And I totally understand March’s position. Okay. When a flawed structure is in place, and you are asked to function within the flawed structure, what's more important: accomplishment of what you're asked to do or adherence to the rules and regulations of the structure? A vast majority of the population maybe, including me, would say, “Well, the rules say to do xyz. So, I guess we should do it that way.” What galled March so much was that Pershing just did it. He didn't ask for March’s approval, didn't care what March thought, and as long as they were succeeding no one was going to remove him. Now, had the Germans not collapsed, or if Conner's grand plan to go into Germany and beat them over there not worked after a while, then I’m sure he would have found himself with friends few and far between.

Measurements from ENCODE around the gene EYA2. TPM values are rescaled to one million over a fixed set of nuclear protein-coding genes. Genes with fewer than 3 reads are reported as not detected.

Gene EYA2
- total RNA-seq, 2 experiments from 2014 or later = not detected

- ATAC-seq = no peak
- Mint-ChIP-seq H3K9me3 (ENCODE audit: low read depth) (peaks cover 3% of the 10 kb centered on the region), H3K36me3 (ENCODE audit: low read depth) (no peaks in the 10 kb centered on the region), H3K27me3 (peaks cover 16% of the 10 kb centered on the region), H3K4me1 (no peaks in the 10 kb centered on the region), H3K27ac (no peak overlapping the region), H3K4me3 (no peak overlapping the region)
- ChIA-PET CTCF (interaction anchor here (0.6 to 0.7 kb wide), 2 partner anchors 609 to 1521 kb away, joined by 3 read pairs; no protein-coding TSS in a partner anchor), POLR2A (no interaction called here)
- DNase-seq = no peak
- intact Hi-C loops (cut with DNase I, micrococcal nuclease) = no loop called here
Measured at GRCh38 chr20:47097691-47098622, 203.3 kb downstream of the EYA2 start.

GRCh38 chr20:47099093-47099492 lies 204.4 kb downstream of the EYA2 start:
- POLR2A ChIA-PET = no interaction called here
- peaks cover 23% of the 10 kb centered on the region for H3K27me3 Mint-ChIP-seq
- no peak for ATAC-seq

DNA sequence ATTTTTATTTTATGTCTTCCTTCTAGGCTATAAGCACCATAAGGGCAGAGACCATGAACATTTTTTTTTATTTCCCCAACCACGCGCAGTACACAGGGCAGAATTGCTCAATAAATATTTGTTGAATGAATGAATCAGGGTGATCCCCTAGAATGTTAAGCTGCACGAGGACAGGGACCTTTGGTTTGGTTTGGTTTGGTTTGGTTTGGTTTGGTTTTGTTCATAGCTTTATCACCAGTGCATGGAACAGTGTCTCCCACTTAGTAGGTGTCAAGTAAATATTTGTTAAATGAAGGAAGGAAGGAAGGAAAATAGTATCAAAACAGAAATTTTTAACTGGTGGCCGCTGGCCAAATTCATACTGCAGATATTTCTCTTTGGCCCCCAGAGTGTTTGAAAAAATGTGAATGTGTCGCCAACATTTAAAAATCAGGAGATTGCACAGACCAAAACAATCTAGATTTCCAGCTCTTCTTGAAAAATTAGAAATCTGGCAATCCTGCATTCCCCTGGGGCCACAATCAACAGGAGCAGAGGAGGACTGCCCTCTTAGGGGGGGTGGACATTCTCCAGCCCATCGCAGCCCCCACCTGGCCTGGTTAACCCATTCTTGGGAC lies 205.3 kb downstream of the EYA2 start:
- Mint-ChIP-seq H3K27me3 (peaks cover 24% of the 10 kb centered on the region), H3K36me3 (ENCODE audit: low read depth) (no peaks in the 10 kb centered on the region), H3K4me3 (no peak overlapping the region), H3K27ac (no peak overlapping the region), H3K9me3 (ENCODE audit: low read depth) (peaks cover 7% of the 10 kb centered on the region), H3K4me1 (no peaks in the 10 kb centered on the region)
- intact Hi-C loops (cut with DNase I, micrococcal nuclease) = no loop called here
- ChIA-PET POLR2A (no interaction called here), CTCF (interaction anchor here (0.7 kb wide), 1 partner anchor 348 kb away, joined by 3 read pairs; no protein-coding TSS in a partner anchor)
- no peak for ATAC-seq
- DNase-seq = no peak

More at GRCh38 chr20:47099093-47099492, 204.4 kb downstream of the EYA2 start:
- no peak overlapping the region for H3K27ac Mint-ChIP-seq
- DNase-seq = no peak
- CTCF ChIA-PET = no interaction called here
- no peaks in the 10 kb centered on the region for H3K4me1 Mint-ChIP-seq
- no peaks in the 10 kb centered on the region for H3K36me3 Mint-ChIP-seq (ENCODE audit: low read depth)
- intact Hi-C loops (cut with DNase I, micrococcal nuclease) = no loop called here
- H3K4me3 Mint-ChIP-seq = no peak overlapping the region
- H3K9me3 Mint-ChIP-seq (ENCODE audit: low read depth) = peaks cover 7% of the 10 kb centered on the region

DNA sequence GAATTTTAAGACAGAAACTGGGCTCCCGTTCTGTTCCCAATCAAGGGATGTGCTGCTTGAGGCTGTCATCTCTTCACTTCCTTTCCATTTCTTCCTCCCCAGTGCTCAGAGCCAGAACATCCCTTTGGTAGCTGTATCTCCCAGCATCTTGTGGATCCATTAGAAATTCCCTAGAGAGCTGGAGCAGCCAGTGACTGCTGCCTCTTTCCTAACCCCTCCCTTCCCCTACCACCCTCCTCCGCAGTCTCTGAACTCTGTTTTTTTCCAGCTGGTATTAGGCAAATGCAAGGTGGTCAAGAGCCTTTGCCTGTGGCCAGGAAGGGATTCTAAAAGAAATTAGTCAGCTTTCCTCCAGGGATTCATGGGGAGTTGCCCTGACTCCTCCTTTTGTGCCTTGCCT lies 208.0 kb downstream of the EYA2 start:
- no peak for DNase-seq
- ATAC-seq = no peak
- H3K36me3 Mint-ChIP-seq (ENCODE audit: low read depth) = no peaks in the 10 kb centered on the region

One thing I've wondered. It was not like the man we elected as President in 1920 was that outstanding of a figure: Warren G. Harding. I tend to think Pershing would have made a fine president, but he never got off the ground. He wanted it. He was definitely interested in it, but never got off the ground. So, George Washington heads a war. President Andrew Jackson's the leading figure coming out of 1812. President Zachary Taylor is the leading figure coming out of the Mexican War. Ulysses Grant comes out of the Civil War. Teddy Roosevelt comes out of the Spanish-American War. Dwight Eisenhower comes out of World War II. All these guys become president. But not Pershing, and that’s very interesting. He would have made a good president. I don't think he'd have done any worse than Harding for sure.